Unite on climate or sink together

Souce:Xinhua Publish By Updated 04/09/2013 9:47 pm in Technology / no comments

 

Gathering in the Marshall Islands for a key Pacific island forum, Pacific state leaders and climate change experts have called for a united global approach to combat the doomsday futures already apparent in many low-lying pacific nations.

Speaking on the sidelines of the 44th Pacific Island Forum, Connie Hedegaard, European Commissioner for Climate Action, told Xinhua that the climate change crisis was no longer simply an environmental issue.

The Marshall Islands, a cluster of some 34 atolls with a population of 65,000, has now hosted the forum twice, the last time in 1996, when the now sandbagged airport was free from tidal surges.

“Don’t think that climate change is an environmental issue, it’s an issue about how we create the future wealth and growth. And if we don’t start acting accordingly then it will harm the future growth of the planet,” said Hedegaard.

Referring to China and Australia’s recent decision to follow the European Union’s price on carbon, the former Danish minister said global consensus was crystallizing around the need for concrete action.

“We have arrived at the same conclusion as China – If you want to be serious about climate change, you have to get the economic conditions right.”

Europe is the global leading provider of climate finance and by 2014, several EU member states and the European Commission have pledged to provide some 7 billion euro, with much of that effort apparent in the pacific.

However access to climate funds and the patience that goes with their delivery has been fraying nerves here, as the seas continue to rise.

Cook Islands Prime Minister Henry Puna told Xinhua that Pacific Island Forum leaders were driven by the urgency of the global challenge.

“The fact is that for most of us it is now simply a matter of life and death, so you can understand the passion driven by desperation.”

Puna told Xinhua that partnerships remain at the heart of the challenge.

According to the Islands Business International magazine, China, New Zealand and the Cook Islands have agreed to cooperate on managing the troubled water systems in Rarotonga, the Cook Islands ‘ main island.

“China, for example, is one that is coming out and taking a lead and one that is giving us a lot of comfort,” he said.

Hedegaard was also encouraged by China’s determination to cap carbon emissions and lead the fight on climate change.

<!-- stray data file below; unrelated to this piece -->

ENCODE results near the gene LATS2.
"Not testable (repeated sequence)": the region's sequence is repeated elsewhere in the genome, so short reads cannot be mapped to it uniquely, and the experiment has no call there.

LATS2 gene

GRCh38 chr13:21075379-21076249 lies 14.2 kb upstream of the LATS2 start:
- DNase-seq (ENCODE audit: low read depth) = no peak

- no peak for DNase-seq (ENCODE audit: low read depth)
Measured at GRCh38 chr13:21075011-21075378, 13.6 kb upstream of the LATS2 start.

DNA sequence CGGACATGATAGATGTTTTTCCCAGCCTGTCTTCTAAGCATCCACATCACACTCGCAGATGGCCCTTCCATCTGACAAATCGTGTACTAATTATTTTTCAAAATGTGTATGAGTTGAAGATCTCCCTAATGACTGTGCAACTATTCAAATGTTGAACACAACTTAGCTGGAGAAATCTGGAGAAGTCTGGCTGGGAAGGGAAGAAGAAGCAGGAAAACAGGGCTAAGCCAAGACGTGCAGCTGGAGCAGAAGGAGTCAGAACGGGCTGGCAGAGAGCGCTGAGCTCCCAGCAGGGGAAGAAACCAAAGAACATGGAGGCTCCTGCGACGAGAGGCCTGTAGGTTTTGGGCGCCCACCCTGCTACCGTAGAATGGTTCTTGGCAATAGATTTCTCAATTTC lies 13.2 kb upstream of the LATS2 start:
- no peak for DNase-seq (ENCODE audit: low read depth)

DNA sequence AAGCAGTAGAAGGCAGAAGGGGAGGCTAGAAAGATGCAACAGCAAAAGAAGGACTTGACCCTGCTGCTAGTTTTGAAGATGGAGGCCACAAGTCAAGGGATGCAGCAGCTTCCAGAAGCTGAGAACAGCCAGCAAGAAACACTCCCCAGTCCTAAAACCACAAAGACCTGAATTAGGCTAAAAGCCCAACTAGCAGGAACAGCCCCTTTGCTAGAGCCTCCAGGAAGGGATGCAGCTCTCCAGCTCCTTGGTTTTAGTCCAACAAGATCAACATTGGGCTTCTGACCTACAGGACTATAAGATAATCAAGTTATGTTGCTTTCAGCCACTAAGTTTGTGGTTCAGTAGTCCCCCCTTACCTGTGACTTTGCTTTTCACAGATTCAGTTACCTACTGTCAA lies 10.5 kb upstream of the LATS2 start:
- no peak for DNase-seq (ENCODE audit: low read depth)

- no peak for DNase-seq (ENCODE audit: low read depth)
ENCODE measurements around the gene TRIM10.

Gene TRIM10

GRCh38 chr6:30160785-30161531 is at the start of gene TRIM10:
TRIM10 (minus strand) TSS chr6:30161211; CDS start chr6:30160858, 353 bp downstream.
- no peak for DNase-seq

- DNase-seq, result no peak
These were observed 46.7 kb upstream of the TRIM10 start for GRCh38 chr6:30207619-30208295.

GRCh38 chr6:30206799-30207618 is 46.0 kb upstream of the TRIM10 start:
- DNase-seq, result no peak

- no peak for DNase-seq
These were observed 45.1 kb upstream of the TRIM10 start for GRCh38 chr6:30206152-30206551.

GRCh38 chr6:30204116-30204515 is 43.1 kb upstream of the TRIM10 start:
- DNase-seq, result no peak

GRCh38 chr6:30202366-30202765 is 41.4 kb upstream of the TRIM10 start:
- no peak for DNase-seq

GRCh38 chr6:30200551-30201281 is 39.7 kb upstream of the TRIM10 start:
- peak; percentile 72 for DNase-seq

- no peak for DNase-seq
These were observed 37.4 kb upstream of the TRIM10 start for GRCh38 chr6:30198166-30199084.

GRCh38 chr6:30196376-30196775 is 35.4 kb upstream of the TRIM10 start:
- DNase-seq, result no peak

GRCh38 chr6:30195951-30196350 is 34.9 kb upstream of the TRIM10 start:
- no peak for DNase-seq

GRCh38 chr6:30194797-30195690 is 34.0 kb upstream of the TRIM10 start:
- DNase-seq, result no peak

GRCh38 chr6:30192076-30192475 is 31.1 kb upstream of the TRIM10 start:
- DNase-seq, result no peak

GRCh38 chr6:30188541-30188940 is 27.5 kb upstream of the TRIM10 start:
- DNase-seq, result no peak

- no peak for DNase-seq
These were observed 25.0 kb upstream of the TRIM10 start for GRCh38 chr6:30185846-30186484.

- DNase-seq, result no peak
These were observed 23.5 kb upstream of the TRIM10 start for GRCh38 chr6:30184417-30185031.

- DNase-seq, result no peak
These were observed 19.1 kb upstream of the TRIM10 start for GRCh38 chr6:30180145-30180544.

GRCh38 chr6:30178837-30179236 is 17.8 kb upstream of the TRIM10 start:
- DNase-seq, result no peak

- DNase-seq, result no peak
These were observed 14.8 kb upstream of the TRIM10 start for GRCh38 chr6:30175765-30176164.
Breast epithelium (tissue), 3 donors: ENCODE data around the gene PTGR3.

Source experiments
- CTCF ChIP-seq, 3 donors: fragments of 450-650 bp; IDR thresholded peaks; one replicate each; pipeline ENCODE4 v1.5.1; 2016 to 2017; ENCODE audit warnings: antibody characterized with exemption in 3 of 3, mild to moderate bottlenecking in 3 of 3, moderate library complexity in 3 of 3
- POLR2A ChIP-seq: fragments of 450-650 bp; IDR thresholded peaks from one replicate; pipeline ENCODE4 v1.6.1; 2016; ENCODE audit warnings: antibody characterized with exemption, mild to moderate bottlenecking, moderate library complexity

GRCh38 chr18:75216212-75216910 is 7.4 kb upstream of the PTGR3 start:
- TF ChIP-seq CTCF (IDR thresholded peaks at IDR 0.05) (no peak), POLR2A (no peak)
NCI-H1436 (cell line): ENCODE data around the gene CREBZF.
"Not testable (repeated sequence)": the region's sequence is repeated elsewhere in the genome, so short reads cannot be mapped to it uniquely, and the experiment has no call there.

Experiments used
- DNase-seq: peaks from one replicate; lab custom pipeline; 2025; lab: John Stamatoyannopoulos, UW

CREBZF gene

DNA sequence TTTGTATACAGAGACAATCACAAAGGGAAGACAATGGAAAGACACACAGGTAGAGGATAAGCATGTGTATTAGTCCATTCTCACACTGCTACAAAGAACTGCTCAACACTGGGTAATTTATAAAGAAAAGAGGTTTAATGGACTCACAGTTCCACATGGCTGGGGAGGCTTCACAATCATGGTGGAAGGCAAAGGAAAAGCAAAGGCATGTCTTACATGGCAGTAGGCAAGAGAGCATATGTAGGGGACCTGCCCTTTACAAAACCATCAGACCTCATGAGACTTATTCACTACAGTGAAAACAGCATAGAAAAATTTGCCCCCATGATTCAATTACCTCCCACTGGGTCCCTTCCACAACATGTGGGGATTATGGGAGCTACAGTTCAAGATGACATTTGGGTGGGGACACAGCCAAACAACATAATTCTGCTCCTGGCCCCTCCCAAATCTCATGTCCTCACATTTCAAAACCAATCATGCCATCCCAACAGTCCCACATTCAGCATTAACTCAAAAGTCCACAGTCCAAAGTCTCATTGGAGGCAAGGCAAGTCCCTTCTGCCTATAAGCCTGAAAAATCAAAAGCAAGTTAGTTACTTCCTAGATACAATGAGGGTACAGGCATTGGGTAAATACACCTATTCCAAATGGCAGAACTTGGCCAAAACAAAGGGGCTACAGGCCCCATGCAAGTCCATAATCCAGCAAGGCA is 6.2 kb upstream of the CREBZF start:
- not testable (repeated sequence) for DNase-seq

“I believe the Chinese leadership is serious about what they want to do with climate change.”

Speaking during a break in Pacific Island Forum discussions, Hedegaard lauded China for very clearly establishing that the most efficient process to use the cap and trade market based mechanism.

“That’s exactly what we’ve been doing in Europe and we’re very keen to work with the Chinese on their schemes,” She added.

“In the European Commission we’ve been working with the Chinese in constructing their emissions trading scheme and I think it is extremely positive that in Shenzhen now you have a pilot scheme coming up and others will follow.”

In this June, Shenzhen, the city in south China’s Guangdong Province, launched a carbon trading scheme, China’s first market for compulsory carbon trading. The scheme covers 635 industrial companies and some public buildings that account for about 40 percent of the city’s carbon emissions, the Shenzhen carbon trade exchange said in a statement.

China’s pilot schemes alone are expected to represent the second largest emissions trading market in the world larger than those in California, Australia and New Zealand combined.

A united global stance against global warming remains the focus of this year’s forum, with the theme Marshaling the Pacific’s Response to Climate Change.

In his opening address this week, Marshall Islands President Christopher Loeak reiterated the disasters facing pacific nations and pledged to work with global partners in and outside the forum to combat global warming.

“The world is indeed taking action,” he said, “but together we are all falling well short.”

The Pacific Island Forum runs until Friday.

 

 
 
 
 
 

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